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My girl is 11 months old. We walk her usually twice a day, but sometimes only once, because it's cold out. We walk to the park, which is 3 blocks from our house. At the park, she's off leash, playing fetch and getting some training for 30 min to an hour.

We use a martingale collar and keep the leash short enough, so that she's a step ahead of us at most. She never gets a loose leash unless we're letting her sniff at a spot of our choosing.

She likes to walk ahead of us, so she tends to pull. When she does, we either give a correction with pulling her back or we stop walking. When we do either of these, she sort of corrects herself. She'll kind of shuffle and move backward. But it only lasts for a second and three steps later, she's in a hurry, pulling again.

We've used a Prong collar and it works OK. It just makes her shuffle a lot. I can't stand it though, because it's hard on my hands and I can't get it on and off by myself, which makes it almost useless to me. We tried the gentle leader and she hated it. She wouldn't walk with it at all. We used a harness, with the leash on the back. It was not as good as the martingale.

It seems that she's just overexcited and distracted. She knows we want her to walk by our side, but it's not her priority. My question is, are we on the right track or should we be expecting more from her at this point? Should we be doing more? If so, what can I we do differently?

I'm wondering if it's just a matter of maturity. She's still a puppy and pretty great for the most part.
 

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Hi you have my sympathies I am in the same situation but in the UK which is kinda worse. Someone used a prong in Devon and he got reported to the RSPCA and a mug shot in the local newspaper for cruelty, he may as well have beaten the dog. I am also using a martingale (which I got yelled at for by two separate people, apparently it was too tight despite the fact the you could get your hand between the dog's neck and the collar). The issue I have is my dog, Luke, is rapidly growing into a strong male, and the only thing I found that worked for any period was holding the leash relaxed and walking a bit faster (dogs naturally want to trot) but the moment he gets to the end of the leash, giving a hard pop and then a pull back into position. I only did this after a long walk where he pulled so hard my shoulder was killing me! This also got me dirty looks, but it also gave my shoulder relief for the rest of the walk. I won't use a harness because they are designed to make a dog pull, and the ones that clip at the front will disturb how a dog walks, they get this weird sideways gait. And halties can make the area under the eyes sore.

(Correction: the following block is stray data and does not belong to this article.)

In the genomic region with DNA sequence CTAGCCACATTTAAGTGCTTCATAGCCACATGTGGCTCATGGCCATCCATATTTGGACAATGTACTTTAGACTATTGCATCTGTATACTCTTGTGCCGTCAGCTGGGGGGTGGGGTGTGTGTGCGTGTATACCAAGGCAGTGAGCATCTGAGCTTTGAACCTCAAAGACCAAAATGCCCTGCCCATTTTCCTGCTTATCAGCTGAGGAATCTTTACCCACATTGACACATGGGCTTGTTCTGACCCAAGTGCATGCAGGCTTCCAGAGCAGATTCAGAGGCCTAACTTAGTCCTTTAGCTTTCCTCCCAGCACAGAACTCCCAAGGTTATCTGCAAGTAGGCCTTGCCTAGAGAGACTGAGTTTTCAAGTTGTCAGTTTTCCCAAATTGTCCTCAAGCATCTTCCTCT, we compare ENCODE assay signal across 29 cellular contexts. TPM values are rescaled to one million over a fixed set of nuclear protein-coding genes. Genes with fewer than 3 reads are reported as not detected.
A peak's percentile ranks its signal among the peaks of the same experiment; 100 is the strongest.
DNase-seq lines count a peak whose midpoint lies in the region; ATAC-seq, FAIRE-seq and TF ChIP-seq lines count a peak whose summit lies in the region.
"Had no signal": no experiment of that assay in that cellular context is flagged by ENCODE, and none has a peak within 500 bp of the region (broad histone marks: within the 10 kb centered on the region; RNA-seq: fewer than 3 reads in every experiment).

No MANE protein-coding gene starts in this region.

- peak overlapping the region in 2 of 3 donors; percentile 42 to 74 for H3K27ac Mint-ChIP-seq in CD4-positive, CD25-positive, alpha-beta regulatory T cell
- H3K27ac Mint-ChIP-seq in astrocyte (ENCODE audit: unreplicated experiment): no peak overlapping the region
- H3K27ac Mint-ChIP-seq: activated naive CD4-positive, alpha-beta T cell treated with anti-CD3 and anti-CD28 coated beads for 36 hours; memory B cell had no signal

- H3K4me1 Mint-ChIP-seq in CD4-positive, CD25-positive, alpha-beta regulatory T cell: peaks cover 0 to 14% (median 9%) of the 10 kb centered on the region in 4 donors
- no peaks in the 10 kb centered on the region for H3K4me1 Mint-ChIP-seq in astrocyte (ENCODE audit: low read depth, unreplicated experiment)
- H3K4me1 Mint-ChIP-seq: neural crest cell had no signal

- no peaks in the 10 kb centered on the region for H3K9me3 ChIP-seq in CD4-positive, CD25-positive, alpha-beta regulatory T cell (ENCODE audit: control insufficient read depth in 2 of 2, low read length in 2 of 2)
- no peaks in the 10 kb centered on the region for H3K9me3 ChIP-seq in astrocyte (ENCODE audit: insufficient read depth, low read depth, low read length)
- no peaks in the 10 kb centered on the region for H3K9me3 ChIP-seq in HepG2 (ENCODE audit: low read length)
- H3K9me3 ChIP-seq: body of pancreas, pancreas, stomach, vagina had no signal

Not much or very good advice, sorry.
 

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Sounds like my dog. The only way I can get her not to forge and pull is with an e collar. My fault as I let her drag me on leash as a puppy. I'm not suggesting an e collar. I'm suggesting never let your dog pull against the collar. It only gets to sniff or potty when you release the dog from walking with you. May take a long time, consistency is the key.
 

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My doberman was a huge leash puller and nothing I ever did could break her of it. She'd choke herself without thought on any sort of collar. We used the gentle leader halter for years...she hated it, but she'd accept it because she loved walks so much. Every four or five steps, she'd drop her head to the ground and try to rub it off....not just at first when she was trying to get used to it, but for all the years we continued to use it. Finally, we discovered a harness with the D ring at the front, at the center of the dog's chest, rather than on the back. This made the harness behave similarly to the halter, but without the annoying contraption wrapped around her face.

Something like this: https://www.petexpertise.com/easy-walk-no-pull-harness/

It didn't solve the lack of discipline while walking...she still tried to explore everything under the sun and chase after squirrels and want to meet other dogs and people. But it DID take the painful pressure off of my hands, arms and back trying to keep the powerful dog under control. Made walking far more pleasant for both of us.
 
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